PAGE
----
August 30, 2021


Psychology and Coaches’ Self-Awareness in Athlete Learning

By Álvaro Gonzalez and Xavier Damunt.

Coaches are also considered athletes. In the elite world, they are part of the show and cope with pressure as players do. In other categories, their role may not actually be that complicated if they train young athletes, although it is somewhat more special. This is because most of their players’ learning will depend on the coach’s performance, which will influence them throughout their career for better or worse. However, scientific studies on the coaches’ role and characteristics are not common. It is known that the psychological profile of athletes can be trained, but it is rare to find similar studies on coaches.

In 2017, a study conducted by the Centre for Sport and Exercise Science from the Sheffield Hallam University, United Kingdom, examined the psychological attributes that any coach should have to effectively take their role in games. The paper was titled Exploring the Psychological Attributes Underpinning Elite Sports Coaching and was based on the premise that any study must come down to measurable and observable factors, which is in accordance with the scientific method. However, according to this paper, there were many imperceptible events that researchers could not notice in the coaching process.

Before, in the Psychological Characteristics and Their Development in Olympic Champions study, it was noted that a coach may negatively influence athletes’ performance if they cannot cope with pressure correctly or block out distractions. Other aspects included poor communication, mood swings, overtraining or unrealistic expectations. On the other hand, the degree of confidence and friendliness towards coaches, good season planning, rational decision-making and feedback were also assessed. Coaches replied considering that the path to success was possible by remaining calm when working under pressure and by effectively reacting in crucial moments. Besides, they maintained that their goals would not be achieved if they did not know how to overcome crisis or deal with athletes’ stress.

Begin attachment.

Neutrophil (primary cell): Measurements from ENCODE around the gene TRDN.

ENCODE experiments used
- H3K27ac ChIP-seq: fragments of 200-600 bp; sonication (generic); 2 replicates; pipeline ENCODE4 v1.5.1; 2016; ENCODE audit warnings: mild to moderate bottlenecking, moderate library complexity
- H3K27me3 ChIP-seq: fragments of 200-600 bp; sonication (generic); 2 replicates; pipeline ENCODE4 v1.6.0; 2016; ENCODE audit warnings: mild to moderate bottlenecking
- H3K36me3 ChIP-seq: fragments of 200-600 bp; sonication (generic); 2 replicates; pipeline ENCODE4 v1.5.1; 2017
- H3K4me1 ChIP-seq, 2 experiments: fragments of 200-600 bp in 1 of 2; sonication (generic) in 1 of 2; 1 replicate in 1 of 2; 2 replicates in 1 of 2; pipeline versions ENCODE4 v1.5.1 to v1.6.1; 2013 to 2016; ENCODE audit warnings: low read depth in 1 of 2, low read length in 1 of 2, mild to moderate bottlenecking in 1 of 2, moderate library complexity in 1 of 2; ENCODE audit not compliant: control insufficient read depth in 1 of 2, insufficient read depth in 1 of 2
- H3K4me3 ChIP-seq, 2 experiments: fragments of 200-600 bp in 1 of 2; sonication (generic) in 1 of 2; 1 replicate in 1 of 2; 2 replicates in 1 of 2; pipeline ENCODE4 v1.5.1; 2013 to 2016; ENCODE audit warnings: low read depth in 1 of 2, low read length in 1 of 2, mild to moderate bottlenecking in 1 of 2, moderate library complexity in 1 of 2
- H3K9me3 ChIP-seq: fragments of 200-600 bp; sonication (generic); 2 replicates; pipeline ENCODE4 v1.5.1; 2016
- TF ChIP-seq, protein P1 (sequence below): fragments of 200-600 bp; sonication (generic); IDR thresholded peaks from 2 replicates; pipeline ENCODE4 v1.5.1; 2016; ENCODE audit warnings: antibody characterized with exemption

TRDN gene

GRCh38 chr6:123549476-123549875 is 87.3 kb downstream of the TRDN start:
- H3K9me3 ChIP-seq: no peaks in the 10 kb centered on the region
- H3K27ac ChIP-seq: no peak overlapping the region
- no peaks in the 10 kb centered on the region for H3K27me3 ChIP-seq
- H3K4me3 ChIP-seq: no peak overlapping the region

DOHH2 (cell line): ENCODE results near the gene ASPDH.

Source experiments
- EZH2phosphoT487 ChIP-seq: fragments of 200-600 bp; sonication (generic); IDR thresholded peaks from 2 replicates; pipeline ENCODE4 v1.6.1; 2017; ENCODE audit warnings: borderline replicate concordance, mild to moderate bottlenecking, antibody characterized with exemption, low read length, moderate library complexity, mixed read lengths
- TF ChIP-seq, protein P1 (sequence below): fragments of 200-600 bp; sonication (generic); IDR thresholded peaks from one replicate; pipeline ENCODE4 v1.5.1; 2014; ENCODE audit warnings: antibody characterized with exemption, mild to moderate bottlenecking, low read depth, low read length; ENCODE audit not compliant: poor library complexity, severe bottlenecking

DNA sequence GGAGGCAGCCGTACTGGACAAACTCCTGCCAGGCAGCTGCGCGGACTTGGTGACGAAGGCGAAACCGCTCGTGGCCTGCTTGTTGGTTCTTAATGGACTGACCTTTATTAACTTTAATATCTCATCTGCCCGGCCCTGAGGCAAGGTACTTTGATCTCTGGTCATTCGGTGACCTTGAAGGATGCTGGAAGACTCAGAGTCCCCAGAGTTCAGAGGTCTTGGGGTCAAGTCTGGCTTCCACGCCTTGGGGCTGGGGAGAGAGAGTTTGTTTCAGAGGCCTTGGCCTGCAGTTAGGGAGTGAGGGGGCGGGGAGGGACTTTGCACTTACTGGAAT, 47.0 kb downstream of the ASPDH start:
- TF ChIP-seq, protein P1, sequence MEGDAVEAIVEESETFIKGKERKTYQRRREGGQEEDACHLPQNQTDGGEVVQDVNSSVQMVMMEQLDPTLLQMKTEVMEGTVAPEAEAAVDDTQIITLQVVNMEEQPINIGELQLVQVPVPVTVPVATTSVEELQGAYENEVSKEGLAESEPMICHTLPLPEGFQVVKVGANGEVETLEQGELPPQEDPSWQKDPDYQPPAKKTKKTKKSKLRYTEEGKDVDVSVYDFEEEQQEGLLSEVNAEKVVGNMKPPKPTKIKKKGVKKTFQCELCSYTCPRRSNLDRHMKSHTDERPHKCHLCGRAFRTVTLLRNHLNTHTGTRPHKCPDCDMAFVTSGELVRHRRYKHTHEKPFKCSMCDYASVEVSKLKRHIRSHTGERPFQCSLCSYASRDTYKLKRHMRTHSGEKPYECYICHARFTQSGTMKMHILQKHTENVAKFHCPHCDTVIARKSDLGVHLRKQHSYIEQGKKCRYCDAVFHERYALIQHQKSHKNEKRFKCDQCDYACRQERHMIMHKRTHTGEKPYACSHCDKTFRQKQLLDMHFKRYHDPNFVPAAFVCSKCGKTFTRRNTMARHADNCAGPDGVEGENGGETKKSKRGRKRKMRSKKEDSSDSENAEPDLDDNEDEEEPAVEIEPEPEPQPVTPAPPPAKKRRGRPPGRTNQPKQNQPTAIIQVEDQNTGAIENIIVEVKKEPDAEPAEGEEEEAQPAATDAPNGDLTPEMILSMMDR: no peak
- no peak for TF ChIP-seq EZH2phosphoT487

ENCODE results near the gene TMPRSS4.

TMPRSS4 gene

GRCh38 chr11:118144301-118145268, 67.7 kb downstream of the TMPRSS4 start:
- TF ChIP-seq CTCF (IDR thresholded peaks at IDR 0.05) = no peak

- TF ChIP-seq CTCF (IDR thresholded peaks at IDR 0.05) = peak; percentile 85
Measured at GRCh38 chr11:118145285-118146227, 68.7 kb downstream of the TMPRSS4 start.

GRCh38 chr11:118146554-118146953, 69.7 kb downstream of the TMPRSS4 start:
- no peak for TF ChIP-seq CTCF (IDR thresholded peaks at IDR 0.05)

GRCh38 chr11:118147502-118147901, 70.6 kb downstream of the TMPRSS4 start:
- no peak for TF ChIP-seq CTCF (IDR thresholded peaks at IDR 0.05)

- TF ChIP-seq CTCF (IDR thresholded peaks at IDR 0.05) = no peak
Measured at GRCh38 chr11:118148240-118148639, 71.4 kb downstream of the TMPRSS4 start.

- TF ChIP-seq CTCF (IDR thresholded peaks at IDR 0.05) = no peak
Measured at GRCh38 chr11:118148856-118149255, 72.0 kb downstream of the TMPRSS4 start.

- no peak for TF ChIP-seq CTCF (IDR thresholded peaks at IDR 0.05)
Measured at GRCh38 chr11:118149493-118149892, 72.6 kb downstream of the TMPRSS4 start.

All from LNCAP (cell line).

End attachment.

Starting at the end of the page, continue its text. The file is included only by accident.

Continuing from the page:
In fact, in another study published in 2018 in the Journal of Sports Sciences, and through measurement of salivary cortisol concentration, it was found that the quality of the relationship between a coach and their players was directly related to performance. If both parts were close to each other, less exhaustion was reported.

The British study previously mentioned was carried out by assessing eight male coaches and four female coaches—all of them being elite professionals. The results were useful to state nine desirable psychological attributes for any coach.

Attitude: On the one hand, this attribute is based on having leadership skills, making tough decisions and being responsible for them. On the other hand, it is also based on focusing on the positives. All athletes will make mistakes, but there will always be a reason why. That is why it is not advisable to remind the players of their failure—they are already aware of it indeed. Again, focus should always be on identifying the reasons behind the mistake.